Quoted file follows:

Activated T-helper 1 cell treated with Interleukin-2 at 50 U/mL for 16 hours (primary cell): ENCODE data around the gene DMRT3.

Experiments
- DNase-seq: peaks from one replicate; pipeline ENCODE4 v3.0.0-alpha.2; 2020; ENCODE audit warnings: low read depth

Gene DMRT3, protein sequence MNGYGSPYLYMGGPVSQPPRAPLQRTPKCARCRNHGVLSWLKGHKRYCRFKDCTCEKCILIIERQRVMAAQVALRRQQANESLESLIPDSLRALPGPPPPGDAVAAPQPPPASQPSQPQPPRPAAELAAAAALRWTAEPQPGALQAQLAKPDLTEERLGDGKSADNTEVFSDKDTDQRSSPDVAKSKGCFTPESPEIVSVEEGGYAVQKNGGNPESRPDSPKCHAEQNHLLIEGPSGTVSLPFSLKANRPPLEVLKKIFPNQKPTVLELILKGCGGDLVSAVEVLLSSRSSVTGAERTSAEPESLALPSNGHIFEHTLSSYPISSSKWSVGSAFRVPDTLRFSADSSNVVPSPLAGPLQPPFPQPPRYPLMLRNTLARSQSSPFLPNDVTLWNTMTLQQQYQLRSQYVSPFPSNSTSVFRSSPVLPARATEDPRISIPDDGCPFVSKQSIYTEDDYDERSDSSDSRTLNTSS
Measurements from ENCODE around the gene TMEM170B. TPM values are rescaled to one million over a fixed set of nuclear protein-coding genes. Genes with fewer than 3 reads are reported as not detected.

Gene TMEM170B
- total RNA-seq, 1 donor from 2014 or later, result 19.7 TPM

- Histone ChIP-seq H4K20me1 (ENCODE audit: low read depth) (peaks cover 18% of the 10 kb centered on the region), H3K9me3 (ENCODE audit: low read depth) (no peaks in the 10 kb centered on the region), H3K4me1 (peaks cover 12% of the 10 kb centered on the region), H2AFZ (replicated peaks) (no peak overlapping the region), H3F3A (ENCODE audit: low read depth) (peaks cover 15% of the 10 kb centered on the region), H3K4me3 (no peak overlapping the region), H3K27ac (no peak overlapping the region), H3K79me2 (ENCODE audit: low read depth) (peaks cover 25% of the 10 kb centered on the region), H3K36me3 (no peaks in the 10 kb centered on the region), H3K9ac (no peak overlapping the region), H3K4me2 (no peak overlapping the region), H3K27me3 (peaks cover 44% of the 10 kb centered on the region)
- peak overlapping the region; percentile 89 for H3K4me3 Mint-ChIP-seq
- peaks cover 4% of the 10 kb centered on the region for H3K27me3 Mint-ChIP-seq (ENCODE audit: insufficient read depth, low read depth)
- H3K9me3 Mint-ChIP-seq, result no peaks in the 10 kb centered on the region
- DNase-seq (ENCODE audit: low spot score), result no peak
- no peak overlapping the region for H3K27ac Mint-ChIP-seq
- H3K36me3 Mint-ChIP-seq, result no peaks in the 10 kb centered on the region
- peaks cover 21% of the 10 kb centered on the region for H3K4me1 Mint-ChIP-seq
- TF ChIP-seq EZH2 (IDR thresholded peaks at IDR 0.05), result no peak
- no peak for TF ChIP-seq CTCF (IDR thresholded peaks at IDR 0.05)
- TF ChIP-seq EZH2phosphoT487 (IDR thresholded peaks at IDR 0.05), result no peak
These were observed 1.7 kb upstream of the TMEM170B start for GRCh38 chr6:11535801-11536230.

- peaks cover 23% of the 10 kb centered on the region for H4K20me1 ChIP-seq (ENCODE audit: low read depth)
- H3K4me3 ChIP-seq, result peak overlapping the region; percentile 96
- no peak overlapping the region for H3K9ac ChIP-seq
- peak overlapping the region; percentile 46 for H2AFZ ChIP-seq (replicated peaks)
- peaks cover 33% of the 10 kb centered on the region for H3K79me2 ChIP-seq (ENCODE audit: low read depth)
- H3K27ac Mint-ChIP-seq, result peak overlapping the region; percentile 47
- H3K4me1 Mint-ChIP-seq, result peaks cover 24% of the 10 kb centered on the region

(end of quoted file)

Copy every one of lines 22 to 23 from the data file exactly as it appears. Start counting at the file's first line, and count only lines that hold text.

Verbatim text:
- no peak overlapping the region for H3K9ac ChIP-seq
- peak overlapping the region; percentile 46 for H2AFZ ChIP-seq (replicated peaks)